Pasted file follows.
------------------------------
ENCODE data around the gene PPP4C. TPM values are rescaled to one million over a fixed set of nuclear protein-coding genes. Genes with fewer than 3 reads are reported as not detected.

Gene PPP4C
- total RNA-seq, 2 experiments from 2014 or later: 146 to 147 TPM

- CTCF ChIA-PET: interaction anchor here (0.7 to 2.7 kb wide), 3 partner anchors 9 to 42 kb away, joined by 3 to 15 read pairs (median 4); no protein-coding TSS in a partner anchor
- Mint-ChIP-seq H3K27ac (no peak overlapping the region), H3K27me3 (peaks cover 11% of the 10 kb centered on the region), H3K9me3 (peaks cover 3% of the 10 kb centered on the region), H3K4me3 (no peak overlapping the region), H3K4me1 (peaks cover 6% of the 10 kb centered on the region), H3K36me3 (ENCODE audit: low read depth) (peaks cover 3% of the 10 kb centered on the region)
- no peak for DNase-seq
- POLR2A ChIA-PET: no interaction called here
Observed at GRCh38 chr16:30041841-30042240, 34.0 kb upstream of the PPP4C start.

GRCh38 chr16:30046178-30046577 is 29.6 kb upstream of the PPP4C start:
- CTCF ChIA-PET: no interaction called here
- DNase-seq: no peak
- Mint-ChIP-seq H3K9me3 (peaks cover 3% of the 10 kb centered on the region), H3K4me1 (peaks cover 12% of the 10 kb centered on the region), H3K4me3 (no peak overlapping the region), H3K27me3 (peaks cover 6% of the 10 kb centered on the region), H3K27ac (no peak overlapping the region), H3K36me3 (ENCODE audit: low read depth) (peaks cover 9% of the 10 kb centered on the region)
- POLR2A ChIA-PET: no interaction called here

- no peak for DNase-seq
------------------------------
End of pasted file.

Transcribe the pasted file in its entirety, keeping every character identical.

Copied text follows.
ENCODE data around the gene PPP4C. TPM values are rescaled to one million over a fixed set of nuclear protein-coding genes. Genes with fewer than 3 reads are reported as not detected.

Gene PPP4C
- total RNA-seq, 2 experiments from 2014 or later: 146 to 147 TPM

- CTCF ChIA-PET: interaction anchor here (0.7 to 2.7 kb wide), 3 partner anchors 9 to 42 kb away, joined by 3 to 15 read pairs (median 4); no protein-coding TSS in a partner anchor
- Mint-ChIP-seq H3K27ac (no peak overlapping the region), H3K27me3 (peaks cover 11% of the 10 kb centered on the region), H3K9me3 (peaks cover 3% of the 10 kb centered on the region), H3K4me3 (no peak overlapping the region), H3K4me1 (peaks cover 6% of the 10 kb centered on the region), H3K36me3 (ENCODE audit: low read depth) (peaks cover 3% of the 10 kb centered on the region)
- no peak for DNase-seq
- POLR2A ChIA-PET: no interaction called here
Observed at GRCh38 chr16:30041841-30042240, 34.0 kb upstream of the PPP4C start.

GRCh38 chr16:30046178-30046577 is 29.6 kb upstream of the PPP4C start:
- CTCF ChIA-PET: no interaction called here
- DNase-seq: no peak
- Mint-ChIP-seq H3K9me3 (peaks cover 3% of the 10 kb centered on the region), H3K4me1 (peaks cover 12% of the 10 kb centered on the region), H3K4me3 (no peak overlapping the region), H3K27me3 (peaks cover 6% of the 10 kb centered on the region), H3K27ac (no peak overlapping the region), H3K36me3 (ENCODE audit: low read depth) (peaks cover 9% of the 10 kb centered on the region)
- POLR2A ChIA-PET: no interaction called here

- no peak for DNase-seq